- Historic Sites
Spoon River Revisited
An artist recalls his Midwestern home town and the poet who made it famous
June 1971 | Volume 22, Issue 4
The old Schirding place was not far from the top of the long grade where the C. P. & St.L. chugged slowly up from the Sangamon Valley to the high prairie that stretched away as level as the sea to a far horizon. In the late afternoon I would hear the freight train’s steam engine puffing hard to make the grade and then see it appear over the top, where it seemed to sigh with relief and go rattling away to the northwest in the direction of the Masters’ place at Sandridge, its great spreading plume of smoke red against the late afternoon sky. I thought to myself that I had not realized when I was a child how rich and abundant was the land I grew up in. I had almost forgotten the yellow violets that sprang up in the springtime under layers of last year’s leaves in hidden gullies; the little, secret springs of fresh water that flowed away in brooks where crawdaddies hid under the rocks; the beautiful birds that abounded everywhere, orioles and cardinals and bluebirds; the coveys of speckled quail that thrived on the scattered wheat at threshing time; the mourning doves on the telephone lines, their contralto note mingling with the singing of the wires in the wind; the whippoorwill’s call in the river-bottom woods where it was cool on summer nights.
I recalled what Edgar Lee had written about his grandfather’s farm at Sandridge, where he spent his boyhood:
all with green fields in the spring, golden fields in harvesttime, with sweet smells of the clover blown from afar and from near by the long winds in the June days. So often I walked and raced the four miles from Atterberry to the Masters farmhouse, so eager to get there that I could scarcely contain myself. There was bindweed on the rail fences, horsetails, cattails and pondweeds on the pools of water. There was rich meadow grass, and in season dandelions, milkweed, ironweed, and the purple blossoms of the jimson weed. Around the rim of the landscape seemed to soar the forestry in that clear atmosphere. If I had taken time to loiter in the woods along the way I would have found May apples, wood violets, the flower of Illinois, spring beauties, jack-in-the-pulpit, wake-robin and lady-slippers.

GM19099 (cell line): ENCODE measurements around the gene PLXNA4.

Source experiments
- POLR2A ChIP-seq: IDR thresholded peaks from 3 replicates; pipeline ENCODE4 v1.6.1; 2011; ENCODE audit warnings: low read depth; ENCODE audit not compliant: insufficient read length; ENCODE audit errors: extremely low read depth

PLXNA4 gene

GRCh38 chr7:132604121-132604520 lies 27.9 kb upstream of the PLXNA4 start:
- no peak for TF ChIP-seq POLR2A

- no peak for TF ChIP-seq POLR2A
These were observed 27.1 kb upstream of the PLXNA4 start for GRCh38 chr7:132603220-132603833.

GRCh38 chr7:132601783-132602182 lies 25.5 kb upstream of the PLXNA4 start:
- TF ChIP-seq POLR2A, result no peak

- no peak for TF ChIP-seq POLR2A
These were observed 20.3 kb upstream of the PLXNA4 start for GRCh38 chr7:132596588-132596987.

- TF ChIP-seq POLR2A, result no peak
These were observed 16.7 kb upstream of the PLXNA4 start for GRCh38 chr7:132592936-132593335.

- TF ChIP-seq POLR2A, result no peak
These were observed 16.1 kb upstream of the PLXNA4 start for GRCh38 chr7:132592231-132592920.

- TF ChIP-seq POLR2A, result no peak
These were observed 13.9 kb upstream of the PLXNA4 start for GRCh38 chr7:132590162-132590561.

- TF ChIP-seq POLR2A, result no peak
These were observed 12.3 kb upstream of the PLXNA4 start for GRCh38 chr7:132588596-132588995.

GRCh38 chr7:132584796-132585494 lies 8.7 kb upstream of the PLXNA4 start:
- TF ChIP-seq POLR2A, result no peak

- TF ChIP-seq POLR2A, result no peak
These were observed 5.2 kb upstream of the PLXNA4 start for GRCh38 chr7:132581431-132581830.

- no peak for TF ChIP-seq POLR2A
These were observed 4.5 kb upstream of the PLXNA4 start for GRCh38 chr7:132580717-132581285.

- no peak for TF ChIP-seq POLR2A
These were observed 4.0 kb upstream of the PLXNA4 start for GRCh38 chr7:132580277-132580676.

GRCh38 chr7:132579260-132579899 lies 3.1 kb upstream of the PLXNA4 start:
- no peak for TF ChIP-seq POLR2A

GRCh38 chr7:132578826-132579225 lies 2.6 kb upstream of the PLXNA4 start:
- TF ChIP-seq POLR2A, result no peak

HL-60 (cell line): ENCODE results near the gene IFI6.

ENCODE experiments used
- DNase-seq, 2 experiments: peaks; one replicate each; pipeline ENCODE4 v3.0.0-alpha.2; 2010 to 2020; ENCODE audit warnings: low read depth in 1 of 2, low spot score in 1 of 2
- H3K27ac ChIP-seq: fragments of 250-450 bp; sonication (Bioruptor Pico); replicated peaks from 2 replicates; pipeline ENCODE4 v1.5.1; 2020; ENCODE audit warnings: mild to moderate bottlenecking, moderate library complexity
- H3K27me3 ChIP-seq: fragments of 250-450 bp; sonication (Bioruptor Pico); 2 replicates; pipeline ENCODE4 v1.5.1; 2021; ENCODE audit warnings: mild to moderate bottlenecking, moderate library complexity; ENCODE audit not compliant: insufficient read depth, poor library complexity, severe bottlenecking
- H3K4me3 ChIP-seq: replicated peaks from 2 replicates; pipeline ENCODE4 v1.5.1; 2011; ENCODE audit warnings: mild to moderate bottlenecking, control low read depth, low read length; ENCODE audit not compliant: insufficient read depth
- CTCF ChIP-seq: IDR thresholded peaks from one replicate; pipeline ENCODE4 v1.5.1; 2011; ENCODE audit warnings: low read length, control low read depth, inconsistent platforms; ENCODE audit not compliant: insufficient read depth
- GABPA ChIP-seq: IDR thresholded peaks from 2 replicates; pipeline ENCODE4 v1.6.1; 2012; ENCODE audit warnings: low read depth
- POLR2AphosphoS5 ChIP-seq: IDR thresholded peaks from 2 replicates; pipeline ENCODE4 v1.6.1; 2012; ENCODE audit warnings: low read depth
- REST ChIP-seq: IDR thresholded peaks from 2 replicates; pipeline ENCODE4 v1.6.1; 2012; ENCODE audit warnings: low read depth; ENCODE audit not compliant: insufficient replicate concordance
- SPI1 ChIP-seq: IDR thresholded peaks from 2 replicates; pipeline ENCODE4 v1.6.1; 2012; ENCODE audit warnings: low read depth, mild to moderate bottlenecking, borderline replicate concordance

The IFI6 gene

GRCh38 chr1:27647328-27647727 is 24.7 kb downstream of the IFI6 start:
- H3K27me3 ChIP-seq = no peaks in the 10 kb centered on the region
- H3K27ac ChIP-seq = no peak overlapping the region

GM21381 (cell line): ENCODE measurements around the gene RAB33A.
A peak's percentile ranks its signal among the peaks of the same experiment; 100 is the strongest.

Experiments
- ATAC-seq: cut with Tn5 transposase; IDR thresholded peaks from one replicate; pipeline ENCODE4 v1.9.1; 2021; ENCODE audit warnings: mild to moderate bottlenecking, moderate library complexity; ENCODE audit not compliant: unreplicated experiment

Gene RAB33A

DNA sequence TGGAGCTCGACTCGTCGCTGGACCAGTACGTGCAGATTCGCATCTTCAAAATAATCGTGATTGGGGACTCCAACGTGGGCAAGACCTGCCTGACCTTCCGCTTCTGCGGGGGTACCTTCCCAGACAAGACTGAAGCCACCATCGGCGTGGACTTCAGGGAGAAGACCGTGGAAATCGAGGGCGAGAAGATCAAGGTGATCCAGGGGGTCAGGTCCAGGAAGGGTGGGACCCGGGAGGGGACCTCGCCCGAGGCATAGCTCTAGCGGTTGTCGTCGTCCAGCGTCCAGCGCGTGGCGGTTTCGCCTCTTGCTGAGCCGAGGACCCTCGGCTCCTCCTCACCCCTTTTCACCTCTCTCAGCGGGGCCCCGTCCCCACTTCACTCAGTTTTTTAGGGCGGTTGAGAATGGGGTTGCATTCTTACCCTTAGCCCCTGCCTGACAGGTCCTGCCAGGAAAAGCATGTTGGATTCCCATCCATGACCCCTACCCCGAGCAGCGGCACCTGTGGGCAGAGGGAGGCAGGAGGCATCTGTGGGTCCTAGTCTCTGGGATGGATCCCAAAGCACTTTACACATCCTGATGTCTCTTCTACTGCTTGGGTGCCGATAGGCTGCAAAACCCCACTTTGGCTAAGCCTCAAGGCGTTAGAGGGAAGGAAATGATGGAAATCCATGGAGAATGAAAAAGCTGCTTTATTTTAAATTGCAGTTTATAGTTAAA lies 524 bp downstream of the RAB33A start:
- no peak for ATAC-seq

It was from Masters that I learned that in the Potawatomi language sangamon means “where there is plenty to cat.” And I thought as I stood in the Schirding’s pasture that what Edgar Lee and I had in common more deeply than anything else was not people, but the place.
One day at the Chelsea, Masters gave me the typescript of a new poem, “Owen’s Bridge,” about a rickety crossing of the Sangamon that I remembered, and, as we always did while talking of these things, we had a good time. I said to him, “Lambert Hutchins in Spoon River is my Grandfather Laning, isn’t he?”
He looked at me with a sly smile and said, “Well, you know, nobody in Spoon River is any particular person exactly .”
I mentioned my Grandfather Smoot and his disapproval of the poem about Ann Rutledge that had been carved on her tombstone at Oakland Cemetery. “Smoot!” he snorted. “That prig!”
“Papa Smoot is the best man who ever lived,” I said.
He made a face. “I don’t doubt it,” he replied.
But Papa Smoot was the best man who ever lived. In spite of Edgar Lee Masters, I will always think so. One has to believe in something besides Art. And it was always easy for me to admire him, even as a child. He was the patriarch of a large family, and wherever any of us lived, in one or another of the houses he owned in the town, we always gathered at Papa Smoot’s house for Sunday dinner and on holidays. After dinner he would take me for a long walk to the brickyard or the canning factory, and it always made me proud to walk beside him. In the summertime we would go out to the farm at Curtis to see how the wheat was coming along. I often went with him to political rallies at Oakford or Fancy Prairie or Pleasant Plains. Once he took me to Springfield to hear Teddy Roosevelt make a speech at the armory. (I only remember that when Teddy was introduced, he unfastened the velvet rope across the platform, shouted, “Let nothing come between me and the people!” bared his teeth, and the audience went wild.)
Papa and Mama Smoot had always been my second parents, and after my mother died and my father ran away, they were simply Mama and Papa to my sister and me. It was Mama who actually ran things, but her worship for Papa was complete, and she ruled through seductiveness and outward submission. I was their favorite grandson and they spoiled me. It was through Mama that I had my own way. Mama and Papa slept in a big double bed downstairs, and I always knew that if she agreed with me, Papa would wake up agreeing with me in the morning.